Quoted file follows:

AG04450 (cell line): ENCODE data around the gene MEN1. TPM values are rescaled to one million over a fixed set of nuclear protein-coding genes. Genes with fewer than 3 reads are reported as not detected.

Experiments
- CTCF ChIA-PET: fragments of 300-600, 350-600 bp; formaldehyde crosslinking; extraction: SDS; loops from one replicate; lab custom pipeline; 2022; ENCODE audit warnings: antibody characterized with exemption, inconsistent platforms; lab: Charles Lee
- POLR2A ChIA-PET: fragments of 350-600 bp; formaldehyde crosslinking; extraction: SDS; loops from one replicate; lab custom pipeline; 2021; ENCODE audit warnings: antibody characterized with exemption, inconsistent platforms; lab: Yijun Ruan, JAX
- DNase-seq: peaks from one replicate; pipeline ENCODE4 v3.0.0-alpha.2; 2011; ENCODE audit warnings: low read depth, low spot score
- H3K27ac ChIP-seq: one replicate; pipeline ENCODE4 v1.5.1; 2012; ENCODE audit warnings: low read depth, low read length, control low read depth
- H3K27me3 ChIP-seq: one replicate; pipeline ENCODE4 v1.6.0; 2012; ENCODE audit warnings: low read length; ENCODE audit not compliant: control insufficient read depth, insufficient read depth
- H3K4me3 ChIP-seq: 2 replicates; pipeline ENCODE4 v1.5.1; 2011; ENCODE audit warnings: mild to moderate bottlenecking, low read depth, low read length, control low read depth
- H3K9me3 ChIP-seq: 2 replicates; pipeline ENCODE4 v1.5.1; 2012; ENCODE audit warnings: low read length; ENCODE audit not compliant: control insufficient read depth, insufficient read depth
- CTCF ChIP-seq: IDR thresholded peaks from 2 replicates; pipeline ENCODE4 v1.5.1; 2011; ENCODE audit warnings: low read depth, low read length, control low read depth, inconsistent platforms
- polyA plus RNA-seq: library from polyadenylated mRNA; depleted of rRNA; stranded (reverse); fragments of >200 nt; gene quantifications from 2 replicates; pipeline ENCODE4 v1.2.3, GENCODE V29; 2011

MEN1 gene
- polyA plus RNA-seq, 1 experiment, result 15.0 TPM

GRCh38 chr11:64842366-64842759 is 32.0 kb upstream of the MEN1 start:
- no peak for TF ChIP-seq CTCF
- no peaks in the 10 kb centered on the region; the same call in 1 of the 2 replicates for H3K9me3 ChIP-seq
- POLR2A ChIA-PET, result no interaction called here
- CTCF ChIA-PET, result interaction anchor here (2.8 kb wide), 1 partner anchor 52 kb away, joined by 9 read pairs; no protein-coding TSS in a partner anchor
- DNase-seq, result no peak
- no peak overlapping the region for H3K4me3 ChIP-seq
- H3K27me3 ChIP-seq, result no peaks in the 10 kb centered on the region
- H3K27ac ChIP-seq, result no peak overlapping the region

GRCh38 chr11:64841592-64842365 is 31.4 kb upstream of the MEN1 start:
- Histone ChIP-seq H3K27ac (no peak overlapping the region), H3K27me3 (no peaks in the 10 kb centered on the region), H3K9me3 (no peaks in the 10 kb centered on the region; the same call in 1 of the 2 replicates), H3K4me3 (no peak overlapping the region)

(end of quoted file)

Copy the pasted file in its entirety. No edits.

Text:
AG04450 (cell line): ENCODE data around the gene MEN1. TPM values are rescaled to one million over a fixed set of nuclear protein-coding genes. Genes with fewer than 3 reads are reported as not detected.

Experiments
- CTCF ChIA-PET: fragments of 300-600, 350-600 bp; formaldehyde crosslinking; extraction: SDS; loops from one replicate; lab custom pipeline; 2022; ENCODE audit warnings: antibody characterized with exemption, inconsistent platforms; lab: Charles Lee
- POLR2A ChIA-PET: fragments of 350-600 bp; formaldehyde crosslinking; extraction: SDS; loops from one replicate; lab custom pipeline; 2021; ENCODE audit warnings: antibody characterized with exemption, inconsistent platforms; lab: Yijun Ruan, JAX
- DNase-seq: peaks from one replicate; pipeline ENCODE4 v3.0.0-alpha.2; 2011; ENCODE audit warnings: low read depth, low spot score
- H3K27ac ChIP-seq: one replicate; pipeline ENCODE4 v1.5.1; 2012; ENCODE audit warnings: low read depth, low read length, control low read depth
- H3K27me3 ChIP-seq: one replicate; pipeline ENCODE4 v1.6.0; 2012; ENCODE audit warnings: low read length; ENCODE audit not compliant: control insufficient read depth, insufficient read depth
- H3K4me3 ChIP-seq: 2 replicates; pipeline ENCODE4 v1.5.1; 2011; ENCODE audit warnings: mild to moderate bottlenecking, low read depth, low read length, control low read depth
- H3K9me3 ChIP-seq: 2 replicates; pipeline ENCODE4 v1.5.1; 2012; ENCODE audit warnings: low read length; ENCODE audit not compliant: control insufficient read depth, insufficient read depth
- CTCF ChIP-seq: IDR thresholded peaks from 2 replicates; pipeline ENCODE4 v1.5.1; 2011; ENCODE audit warnings: low read depth, low read length, control low read depth, inconsistent platforms
- polyA plus RNA-seq: library from polyadenylated mRNA; depleted of rRNA; stranded (reverse); fragments of >200 nt; gene quantifications from 2 replicates; pipeline ENCODE4 v1.2.3, GENCODE V29; 2011

MEN1 gene
- polyA plus RNA-seq, 1 experiment, result 15.0 TPM

GRCh38 chr11:64842366-64842759 is 32.0 kb upstream of the MEN1 start:
- no peak for TF ChIP-seq CTCF
- no peaks in the 10 kb centered on the region; the same call in 1 of the 2 replicates for H3K9me3 ChIP-seq
- POLR2A ChIA-PET, result no interaction called here
- CTCF ChIA-PET, result interaction anchor here (2.8 kb wide), 1 partner anchor 52 kb away, joined by 9 read pairs; no protein-coding TSS in a partner anchor
- DNase-seq, result no peak
- no peak overlapping the region for H3K4me3 ChIP-seq
- H3K27me3 ChIP-seq, result no peaks in the 10 kb centered on the region
- H3K27ac ChIP-seq, result no peak overlapping the region

GRCh38 chr11:64841592-64842365 is 31.4 kb upstream of the MEN1 start:
- Histone ChIP-seq H3K27ac (no peak overlapping the region), H3K27me3 (no peaks in the 10 kb centered on the region), H3K9me3 (no peaks in the 10 kb centered on the region; the same call in 1 of the 2 replicates), H3K4me3 (no peak overlapping the region)